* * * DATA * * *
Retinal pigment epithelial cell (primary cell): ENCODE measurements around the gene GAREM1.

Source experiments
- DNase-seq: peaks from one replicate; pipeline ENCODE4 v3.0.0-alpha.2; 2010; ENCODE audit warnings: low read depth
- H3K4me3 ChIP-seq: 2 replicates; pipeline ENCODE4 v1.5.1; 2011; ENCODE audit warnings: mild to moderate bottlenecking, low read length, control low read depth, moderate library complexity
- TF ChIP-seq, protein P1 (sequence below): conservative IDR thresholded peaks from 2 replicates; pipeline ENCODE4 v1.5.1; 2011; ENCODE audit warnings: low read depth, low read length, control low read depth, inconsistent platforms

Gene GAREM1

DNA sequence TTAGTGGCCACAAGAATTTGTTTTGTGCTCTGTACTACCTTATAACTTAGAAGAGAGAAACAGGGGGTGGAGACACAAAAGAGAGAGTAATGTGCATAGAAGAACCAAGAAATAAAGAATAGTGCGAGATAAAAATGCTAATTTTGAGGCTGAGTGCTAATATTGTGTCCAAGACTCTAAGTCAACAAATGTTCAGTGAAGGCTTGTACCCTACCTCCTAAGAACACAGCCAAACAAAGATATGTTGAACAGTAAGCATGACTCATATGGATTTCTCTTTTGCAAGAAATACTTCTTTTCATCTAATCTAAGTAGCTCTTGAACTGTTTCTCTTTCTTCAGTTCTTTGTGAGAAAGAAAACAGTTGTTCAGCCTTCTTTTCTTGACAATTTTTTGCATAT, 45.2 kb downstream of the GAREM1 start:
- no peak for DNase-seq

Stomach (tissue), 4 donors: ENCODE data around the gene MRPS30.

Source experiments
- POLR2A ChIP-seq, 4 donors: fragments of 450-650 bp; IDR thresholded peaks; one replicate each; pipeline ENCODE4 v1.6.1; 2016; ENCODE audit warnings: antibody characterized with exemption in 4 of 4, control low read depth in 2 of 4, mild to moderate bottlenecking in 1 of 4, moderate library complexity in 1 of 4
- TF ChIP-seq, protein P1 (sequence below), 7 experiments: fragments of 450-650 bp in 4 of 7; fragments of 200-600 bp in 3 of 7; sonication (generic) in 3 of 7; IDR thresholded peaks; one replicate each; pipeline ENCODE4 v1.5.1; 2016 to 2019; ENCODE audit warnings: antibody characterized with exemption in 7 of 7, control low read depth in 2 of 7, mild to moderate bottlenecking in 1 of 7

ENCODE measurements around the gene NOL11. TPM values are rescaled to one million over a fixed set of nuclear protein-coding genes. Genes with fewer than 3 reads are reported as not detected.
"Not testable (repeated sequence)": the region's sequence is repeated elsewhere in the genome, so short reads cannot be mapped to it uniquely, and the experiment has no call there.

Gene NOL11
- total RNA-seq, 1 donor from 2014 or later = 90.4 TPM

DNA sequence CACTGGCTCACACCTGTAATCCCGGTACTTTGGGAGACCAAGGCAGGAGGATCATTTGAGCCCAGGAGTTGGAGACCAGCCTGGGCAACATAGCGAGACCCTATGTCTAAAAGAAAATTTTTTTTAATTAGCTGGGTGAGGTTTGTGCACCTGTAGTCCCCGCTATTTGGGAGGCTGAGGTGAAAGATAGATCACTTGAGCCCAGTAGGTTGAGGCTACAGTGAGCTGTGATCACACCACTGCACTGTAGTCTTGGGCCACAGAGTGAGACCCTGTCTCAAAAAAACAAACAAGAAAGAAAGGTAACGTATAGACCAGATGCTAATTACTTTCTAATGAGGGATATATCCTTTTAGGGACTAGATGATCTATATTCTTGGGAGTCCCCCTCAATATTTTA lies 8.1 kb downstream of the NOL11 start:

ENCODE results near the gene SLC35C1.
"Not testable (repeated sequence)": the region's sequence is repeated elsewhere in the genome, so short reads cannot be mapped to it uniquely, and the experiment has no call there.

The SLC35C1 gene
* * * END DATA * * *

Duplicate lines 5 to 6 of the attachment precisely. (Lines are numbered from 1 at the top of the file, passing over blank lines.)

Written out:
- TF ChIP-seq, protein P1 (sequence below): conservative IDR thresholded peaks from 2 replicates; pipeline ENCODE4 v1.5.1; 2011; ENCODE audit warnings: low read depth, low read length, control low read depth, inconsistent platforms

Gene GAREM1